Comparing all those beautiful colors to the browns and beiges on the right, you can see my heart sings!

Saturday, October 10, 2015

Out & About, 13

Into Tunis in a taxi, and back in a bus--out and about.

Tuesday, October 6, 2015

In the Stacks

Well, I'm not in the book stacks, but the fabric stacks. Trying to find space for my new fabrics gleaned this summer, I found I had to do some ironing, re-folding, re-stacking, and generally visiting my old fabrics. The current state of the blues and greens leaves something to be desired.

However, the warm colors are looking good: Lights on the top shelf and darks below, then each stack has patterned fabrics, followed by stripes and plaids, with solids on the bottom.
Coming from a family with obsessive-compulsive tendencies, I try to channel it all (this would explain my needle turn appliqué). Looking at the orderly stacks, I feel like singing. And what a wonderful palette--I will always prefer fabric as an artistic medium over paper and paint.

Monday, October 5, 2015

Waiting for Buses, 2

Stanley, my 8-year-old granddaughter's paper doll who is traveling the world, stands beside a girl waiting for a bus.

And yes, I carry my journal with me just about every place. The small size and use of ball point pen make it easy to have along. I add color at home in the evening.

Sunday, October 4, 2015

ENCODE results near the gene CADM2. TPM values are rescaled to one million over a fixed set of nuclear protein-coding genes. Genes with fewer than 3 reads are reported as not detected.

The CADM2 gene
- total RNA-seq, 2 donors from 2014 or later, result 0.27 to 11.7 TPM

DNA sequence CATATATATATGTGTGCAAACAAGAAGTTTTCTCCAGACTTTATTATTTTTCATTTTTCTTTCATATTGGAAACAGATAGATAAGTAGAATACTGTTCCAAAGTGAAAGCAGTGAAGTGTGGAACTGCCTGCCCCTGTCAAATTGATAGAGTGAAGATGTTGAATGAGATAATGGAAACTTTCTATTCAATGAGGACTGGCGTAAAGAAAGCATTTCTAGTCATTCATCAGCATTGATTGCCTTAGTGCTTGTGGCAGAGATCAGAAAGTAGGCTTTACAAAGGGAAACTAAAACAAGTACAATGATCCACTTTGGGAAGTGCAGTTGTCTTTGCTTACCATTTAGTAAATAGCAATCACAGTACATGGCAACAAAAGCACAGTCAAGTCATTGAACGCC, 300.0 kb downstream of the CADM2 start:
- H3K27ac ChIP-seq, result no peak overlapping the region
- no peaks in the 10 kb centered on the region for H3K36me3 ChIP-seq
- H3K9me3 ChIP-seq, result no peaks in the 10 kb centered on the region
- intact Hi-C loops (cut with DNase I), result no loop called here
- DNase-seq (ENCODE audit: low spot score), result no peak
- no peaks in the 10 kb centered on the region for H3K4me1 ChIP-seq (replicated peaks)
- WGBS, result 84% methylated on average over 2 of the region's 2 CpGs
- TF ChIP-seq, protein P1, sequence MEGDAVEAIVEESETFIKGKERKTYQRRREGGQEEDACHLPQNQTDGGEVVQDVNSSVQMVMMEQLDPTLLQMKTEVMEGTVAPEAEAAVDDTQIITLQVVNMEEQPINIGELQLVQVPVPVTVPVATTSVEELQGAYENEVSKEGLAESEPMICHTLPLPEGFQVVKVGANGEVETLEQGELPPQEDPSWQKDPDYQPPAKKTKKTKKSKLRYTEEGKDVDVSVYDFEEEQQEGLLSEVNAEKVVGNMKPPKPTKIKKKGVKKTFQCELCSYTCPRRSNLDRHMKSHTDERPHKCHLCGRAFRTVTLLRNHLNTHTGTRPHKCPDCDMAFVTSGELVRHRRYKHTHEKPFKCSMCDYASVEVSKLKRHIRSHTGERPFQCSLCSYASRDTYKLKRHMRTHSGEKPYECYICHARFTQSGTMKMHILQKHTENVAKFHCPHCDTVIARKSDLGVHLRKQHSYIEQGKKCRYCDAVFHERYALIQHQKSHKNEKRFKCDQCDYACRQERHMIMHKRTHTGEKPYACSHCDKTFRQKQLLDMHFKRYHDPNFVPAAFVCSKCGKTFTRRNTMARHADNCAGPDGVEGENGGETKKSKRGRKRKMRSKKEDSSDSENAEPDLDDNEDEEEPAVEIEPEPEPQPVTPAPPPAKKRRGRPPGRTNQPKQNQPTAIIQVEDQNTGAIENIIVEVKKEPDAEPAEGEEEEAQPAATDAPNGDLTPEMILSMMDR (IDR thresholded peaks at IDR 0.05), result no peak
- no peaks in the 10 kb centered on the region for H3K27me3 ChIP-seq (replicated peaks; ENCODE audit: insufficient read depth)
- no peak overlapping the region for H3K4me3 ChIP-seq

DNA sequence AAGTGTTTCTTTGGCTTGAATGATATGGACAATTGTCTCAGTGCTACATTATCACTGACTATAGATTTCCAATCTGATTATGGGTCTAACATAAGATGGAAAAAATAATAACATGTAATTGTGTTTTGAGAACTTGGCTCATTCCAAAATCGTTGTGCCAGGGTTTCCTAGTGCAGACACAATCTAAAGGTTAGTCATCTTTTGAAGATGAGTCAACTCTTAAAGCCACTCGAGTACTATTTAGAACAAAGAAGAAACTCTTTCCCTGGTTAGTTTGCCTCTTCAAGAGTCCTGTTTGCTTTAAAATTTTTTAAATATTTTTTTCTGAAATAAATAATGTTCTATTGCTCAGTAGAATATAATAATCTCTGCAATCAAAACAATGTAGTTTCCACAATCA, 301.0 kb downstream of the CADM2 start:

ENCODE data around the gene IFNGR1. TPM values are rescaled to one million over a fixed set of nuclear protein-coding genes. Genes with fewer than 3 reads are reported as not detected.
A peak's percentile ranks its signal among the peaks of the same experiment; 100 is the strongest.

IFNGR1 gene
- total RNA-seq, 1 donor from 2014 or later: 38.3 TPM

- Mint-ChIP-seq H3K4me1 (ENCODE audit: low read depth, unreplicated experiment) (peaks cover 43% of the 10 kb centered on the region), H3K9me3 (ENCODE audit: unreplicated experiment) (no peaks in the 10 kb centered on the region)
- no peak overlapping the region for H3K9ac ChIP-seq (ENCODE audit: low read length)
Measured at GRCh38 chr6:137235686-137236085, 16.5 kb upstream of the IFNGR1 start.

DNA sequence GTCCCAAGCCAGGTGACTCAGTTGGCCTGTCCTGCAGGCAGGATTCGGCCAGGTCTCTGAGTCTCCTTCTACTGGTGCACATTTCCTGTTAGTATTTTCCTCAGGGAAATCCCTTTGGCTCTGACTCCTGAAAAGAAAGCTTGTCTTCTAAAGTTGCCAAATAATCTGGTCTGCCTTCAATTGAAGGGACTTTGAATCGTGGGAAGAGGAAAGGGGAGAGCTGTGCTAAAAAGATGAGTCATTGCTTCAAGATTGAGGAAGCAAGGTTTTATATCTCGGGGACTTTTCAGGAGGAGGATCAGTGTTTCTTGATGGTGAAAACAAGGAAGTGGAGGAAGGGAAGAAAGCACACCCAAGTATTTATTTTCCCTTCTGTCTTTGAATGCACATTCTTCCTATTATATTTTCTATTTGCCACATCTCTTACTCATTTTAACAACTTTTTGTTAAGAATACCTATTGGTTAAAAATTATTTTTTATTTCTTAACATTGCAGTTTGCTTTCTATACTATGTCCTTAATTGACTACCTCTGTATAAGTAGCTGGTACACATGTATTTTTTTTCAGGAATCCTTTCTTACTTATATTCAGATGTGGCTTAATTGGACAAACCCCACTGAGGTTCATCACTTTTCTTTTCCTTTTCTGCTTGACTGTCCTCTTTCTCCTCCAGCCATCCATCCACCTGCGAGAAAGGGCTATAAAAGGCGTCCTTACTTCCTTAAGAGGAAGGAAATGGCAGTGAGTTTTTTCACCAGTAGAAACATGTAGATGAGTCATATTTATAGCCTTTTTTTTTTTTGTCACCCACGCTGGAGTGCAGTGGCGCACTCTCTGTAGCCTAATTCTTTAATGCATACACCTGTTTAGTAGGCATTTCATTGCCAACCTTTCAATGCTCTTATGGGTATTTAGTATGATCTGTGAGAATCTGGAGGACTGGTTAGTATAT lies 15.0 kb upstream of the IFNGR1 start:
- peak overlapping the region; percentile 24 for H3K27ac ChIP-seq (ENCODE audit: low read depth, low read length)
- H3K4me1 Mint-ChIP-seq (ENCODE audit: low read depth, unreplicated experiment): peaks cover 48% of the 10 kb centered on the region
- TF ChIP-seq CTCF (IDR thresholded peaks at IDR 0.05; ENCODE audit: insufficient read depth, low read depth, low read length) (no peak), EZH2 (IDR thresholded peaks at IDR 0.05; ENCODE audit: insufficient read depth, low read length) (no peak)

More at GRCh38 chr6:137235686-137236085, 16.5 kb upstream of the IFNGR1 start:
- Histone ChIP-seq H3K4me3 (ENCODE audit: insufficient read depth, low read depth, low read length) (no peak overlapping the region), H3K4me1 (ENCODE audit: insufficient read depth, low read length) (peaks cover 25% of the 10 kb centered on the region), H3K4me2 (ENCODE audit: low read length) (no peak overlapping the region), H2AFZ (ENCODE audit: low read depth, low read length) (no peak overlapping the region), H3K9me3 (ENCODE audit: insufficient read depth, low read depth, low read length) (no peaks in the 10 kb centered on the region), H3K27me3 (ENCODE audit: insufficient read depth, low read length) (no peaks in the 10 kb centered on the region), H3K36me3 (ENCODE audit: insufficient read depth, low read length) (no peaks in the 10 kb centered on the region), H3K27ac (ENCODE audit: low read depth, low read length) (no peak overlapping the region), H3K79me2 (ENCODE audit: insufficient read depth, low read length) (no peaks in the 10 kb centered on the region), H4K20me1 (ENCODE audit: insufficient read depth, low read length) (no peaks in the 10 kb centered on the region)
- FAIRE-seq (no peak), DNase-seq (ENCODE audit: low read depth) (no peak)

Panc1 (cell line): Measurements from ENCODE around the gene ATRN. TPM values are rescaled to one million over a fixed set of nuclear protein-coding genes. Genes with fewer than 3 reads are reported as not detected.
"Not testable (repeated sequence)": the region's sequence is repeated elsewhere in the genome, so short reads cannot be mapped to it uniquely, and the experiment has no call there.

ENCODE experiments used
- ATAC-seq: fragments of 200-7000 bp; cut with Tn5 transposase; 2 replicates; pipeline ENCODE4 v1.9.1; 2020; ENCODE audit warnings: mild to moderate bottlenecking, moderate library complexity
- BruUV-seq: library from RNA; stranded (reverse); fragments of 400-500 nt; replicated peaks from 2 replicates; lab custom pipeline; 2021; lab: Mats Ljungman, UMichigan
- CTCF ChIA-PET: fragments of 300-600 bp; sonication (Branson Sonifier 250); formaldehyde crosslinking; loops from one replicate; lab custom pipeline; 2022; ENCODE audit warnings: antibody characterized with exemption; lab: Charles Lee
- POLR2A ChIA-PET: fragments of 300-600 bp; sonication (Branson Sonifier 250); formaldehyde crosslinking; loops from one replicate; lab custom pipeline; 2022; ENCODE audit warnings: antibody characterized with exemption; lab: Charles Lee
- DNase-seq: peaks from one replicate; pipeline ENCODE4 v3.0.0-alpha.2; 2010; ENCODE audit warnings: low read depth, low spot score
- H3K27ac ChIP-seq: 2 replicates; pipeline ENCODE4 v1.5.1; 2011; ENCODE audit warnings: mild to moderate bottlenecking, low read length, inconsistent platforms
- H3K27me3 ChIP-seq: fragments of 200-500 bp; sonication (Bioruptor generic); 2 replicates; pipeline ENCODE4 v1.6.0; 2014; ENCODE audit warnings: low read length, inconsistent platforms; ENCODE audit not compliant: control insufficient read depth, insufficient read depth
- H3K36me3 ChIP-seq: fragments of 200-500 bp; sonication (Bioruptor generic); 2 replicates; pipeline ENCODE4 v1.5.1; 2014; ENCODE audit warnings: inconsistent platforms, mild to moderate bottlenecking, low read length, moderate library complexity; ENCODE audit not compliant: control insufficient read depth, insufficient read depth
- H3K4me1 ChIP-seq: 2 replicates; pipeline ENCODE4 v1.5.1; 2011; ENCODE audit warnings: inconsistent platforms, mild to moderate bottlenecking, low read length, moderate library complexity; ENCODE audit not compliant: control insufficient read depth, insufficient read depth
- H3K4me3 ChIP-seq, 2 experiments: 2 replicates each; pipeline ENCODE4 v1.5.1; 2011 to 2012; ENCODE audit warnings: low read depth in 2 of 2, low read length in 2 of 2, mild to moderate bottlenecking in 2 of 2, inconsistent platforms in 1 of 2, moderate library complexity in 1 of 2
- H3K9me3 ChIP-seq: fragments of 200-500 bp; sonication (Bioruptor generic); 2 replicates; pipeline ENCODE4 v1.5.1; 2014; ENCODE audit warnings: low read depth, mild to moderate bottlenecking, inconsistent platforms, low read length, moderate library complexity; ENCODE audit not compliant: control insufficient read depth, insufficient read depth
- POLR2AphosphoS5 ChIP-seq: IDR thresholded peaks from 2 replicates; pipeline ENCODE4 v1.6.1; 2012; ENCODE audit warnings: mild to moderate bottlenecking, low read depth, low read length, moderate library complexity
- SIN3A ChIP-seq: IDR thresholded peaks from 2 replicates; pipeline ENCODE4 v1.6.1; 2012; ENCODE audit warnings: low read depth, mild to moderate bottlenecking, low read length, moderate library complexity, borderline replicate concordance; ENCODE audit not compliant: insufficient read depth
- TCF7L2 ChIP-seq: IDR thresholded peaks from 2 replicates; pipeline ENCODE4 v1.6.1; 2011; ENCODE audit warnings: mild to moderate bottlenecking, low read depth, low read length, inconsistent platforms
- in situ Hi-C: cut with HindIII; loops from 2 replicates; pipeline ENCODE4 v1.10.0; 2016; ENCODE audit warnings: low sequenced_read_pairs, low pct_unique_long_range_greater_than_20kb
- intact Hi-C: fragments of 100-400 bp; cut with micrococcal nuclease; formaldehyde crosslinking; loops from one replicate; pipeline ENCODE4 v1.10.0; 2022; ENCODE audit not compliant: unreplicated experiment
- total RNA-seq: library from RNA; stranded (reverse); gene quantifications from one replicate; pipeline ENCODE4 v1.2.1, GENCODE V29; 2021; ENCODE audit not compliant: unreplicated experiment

Look What I Found!

Last night I went to bed all jazzed up because I finally started integrating all my new fabrics into my stash. I have to re-stack/align the piles of each color because things have gotten slightly mixed up over the years. I only got through the yellows, for which I have the smallest quantity, but just ironing and handling those fabrics made me so happy. Add to that the pleasure of seeing my sewing table being cleared of fabric, and order prevailing--it's a wonder I could sleep at all.

And then I woke up early this morning, excited for the day to start. I haven't felt like that for a l-o-n-g time. A new day...

So here's what I found folded in my stacks. I knew it was there, but had forgotten it: my favorite quote about literature (by E.M.Forster).
I used a piece of an old men's shirt to write with a permanent pen. Ahhhh, so many possibilities. I am so jazzed!

Saturday, October 3, 2015

Waiting for Buses, 1

When I go to Tunis, I take the bus home. This always provides interesting subjects--creating a theme of people waiting for buses. Lots of waiting. There doesn't seem to be much of a set schedule. The bus comes when it comes.

Thursday, October 1, 2015

Climbing Mt. Everest, 1

After finishing my vest with a spot, which was fast and easy, I felt acute desire for a challenge. I was aching to climb Mt. Everest, the Mt. Everest of my stitching world. Yeah, yeah, I know...I'm supposed to be finishing the Pomegranate Tree quilt, but the work is just that: finishing work. I needed high adventure!
        And then I knew I would be sitting in a hospital waiting room yesterday morning for a long stretch of time...nothing serious, just a necessary procedure for a family member. I took along my sketching kit, my stitching kit, and "He Went to Work Everyday, Then He Retired." 
This is Mt. Everest for me because there are so many challenges, like the collars, cuffs, and front buttons, not to mention the layers of fabric that will become entangled and the large size. Here I've only attached two of the five shirts. I just sew a small part at any one time, whatever seems do-able. I managed to finish a couple strands yesterday.
My techniques are honed and I feel physically fit (from working in my orchards).
 I have been training to climb my stitching Mt. Everest for a long time.